I’ve returned from a week-long conference in Las Vegas. Technically, we were in Henderson…in a conference center all day. So no tips for the magic way to pull the lever and win at slots.
1. Bring chapstick. Lots of chapstick. You may be spending all day in an artificial climate, but the desert air still seeps in.
2. For the conference itself, make sure to pack a sweater…and gloves…and a coat. No matter how many people complain and no matter how loudly they do it, no one can seem to find the thermostat.
3. Having lived in a city that bans smoking in restaurants and bars has skewed my world view. I see someone light up and I am shocked, SHOCKED, I tell you. I get this panicky, 5-year-old kid urge to tattle. And I find it really hard to breathe.
I know that Beth was hoping for some good people watching and social insights, but I’m afraid I failed. I spent as little time in the hotel casino as possible. However, walking through once, I did see a guy dressed in all brown (a nice pant and shirt combo that reminded me of the 70s) who was sitting at the machine, watching the walkway as his wife played. He looked comfy with his hands tucked into his pants. Nothing lewd. More like he was sitting on his couch at home, watching TV. So, I guess people watching goes both ways.
One of the other convention attendees told me of seeing a woman at 6AM, plugging away at the slots, five open and empty cans of Mountain Dew at her feet and in the chair beside her. A cigarette was pinched between her lips and the soda cans were all sprinkled with ash. A cautionary tale.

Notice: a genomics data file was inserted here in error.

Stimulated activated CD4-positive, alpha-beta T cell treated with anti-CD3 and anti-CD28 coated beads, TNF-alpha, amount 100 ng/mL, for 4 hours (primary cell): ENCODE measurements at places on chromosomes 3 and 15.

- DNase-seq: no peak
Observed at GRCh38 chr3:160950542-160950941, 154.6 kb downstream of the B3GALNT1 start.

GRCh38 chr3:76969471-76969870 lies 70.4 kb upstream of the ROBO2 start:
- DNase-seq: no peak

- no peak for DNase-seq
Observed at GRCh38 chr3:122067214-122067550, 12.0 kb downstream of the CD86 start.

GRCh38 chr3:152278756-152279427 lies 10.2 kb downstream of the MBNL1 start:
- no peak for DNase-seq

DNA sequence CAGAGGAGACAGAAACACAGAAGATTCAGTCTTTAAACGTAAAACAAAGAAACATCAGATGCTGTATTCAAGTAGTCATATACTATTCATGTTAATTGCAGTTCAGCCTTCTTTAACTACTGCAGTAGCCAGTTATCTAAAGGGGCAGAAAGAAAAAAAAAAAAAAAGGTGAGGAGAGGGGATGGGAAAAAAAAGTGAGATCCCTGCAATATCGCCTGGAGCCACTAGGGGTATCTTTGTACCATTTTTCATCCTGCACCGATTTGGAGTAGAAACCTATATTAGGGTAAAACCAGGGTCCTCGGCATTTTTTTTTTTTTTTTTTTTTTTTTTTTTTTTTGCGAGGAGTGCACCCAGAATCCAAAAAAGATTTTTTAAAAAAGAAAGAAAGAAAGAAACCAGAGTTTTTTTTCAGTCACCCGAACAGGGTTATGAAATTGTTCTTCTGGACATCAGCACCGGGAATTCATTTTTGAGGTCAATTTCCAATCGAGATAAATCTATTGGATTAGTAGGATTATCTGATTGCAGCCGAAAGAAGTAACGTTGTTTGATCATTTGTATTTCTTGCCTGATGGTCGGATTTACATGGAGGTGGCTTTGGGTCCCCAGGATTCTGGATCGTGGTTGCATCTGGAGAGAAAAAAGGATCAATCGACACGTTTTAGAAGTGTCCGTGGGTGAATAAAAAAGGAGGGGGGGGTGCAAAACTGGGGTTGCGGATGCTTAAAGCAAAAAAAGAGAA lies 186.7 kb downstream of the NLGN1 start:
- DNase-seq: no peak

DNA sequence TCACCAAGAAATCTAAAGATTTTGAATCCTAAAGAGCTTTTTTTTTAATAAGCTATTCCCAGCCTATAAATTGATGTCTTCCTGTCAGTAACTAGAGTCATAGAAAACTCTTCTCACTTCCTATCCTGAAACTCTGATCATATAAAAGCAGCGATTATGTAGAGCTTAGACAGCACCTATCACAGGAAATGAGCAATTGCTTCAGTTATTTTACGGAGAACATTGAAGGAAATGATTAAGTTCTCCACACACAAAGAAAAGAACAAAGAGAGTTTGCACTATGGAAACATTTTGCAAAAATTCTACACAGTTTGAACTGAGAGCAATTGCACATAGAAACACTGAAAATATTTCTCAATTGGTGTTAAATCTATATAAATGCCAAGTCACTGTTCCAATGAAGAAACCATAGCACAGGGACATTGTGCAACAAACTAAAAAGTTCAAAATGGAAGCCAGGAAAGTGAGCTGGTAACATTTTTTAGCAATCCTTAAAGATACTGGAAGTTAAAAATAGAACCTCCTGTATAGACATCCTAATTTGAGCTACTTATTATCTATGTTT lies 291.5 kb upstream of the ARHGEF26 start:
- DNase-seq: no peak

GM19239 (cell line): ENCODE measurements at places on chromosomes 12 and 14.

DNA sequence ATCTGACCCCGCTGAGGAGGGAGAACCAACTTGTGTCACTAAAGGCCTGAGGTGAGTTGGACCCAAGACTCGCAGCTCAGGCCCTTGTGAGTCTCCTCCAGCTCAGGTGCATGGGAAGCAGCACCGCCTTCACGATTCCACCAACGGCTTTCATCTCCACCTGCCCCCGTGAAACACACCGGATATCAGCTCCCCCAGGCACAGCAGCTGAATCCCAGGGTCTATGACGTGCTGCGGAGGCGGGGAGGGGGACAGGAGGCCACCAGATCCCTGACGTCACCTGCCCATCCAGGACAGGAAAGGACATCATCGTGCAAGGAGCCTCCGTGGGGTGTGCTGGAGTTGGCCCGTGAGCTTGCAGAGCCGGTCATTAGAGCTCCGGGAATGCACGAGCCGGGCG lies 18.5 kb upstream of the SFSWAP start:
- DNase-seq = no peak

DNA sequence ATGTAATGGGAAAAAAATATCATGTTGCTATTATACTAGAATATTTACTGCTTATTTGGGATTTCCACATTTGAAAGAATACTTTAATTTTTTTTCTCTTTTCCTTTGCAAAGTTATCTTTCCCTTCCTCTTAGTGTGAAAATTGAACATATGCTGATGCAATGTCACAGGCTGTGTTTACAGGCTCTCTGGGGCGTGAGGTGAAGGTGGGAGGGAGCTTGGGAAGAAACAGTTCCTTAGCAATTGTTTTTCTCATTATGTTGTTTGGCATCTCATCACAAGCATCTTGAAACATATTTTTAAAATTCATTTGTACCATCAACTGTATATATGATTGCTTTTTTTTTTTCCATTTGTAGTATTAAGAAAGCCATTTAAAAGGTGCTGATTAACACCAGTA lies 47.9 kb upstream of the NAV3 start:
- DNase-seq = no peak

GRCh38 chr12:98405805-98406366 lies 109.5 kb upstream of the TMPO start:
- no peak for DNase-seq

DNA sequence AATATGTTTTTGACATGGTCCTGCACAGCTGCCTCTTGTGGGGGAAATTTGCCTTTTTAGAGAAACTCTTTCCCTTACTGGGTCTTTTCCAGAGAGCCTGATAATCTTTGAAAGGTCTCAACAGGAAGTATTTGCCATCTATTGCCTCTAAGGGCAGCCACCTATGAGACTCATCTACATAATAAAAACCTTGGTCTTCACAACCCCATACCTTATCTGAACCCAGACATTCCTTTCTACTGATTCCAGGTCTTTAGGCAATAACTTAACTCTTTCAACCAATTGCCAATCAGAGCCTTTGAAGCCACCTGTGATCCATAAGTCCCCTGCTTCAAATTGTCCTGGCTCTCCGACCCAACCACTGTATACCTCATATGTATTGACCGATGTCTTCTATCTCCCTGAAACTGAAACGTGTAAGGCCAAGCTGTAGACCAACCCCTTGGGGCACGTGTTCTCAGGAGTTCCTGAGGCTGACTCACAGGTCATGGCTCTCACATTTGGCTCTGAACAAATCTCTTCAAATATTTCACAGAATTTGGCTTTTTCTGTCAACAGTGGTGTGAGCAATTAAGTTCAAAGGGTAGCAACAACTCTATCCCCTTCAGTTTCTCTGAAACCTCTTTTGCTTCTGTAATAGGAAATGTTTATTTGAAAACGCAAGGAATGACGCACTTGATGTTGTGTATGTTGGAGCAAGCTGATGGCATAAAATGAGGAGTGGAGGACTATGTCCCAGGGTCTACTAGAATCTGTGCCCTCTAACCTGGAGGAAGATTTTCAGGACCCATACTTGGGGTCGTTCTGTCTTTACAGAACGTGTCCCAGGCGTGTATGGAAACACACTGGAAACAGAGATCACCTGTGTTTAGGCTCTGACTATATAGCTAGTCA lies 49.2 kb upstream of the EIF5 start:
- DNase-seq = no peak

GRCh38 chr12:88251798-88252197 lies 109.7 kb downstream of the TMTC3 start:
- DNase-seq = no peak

My best people watching actually happened while in captivity on the plane. Lucky me was in the middle seat both times. On the way to the conference, the guy in the window seat was watching an incredibly funny movie on his iPad. Because of the glare, I couldn’t see what it was, but I wanted to. After all, every time he laughed, I jiggled.
On the way back, a travel-wary businessman sat by the window. He had Tom Clancy’s Sum of All Fears on his tray table. His hands were beefy and he had a bump on the outside of his pointer finger. It looked like the kind I used to get when writing a story long hand. But since no one does that anymore and it would be really weird to hold your pen with the outside of your pointer finger, I’m not sure what it was.
He read until the plane took off, then he leaned into the window like an excited kid. We were supposed to land at midnight in the middle of a snow storm (Saskatchewan Screamer, I believe is what it was dubbed), so instead of seeing the lights on the plane through inky blackness, we could see a halo of light as it reflected off the clouds. There even appeared to be a lighted slipstream coming off of the wing tip – pretty cool actually. As we descended, the man shied away from the window. He looked stead-fastedly at my tray table until we were below the cloudline, at which point, he reglued himself to the window.
I didn’t expect his child-like glee (although he was silent) or the cringing. I based my assumption on the button-up shirt, beefy hands, and type of book he was reading. But it was these things that made him much more interesting to me that the guy on my other side. All I remember about him is that he bought M&Ms…and that they smelled really good.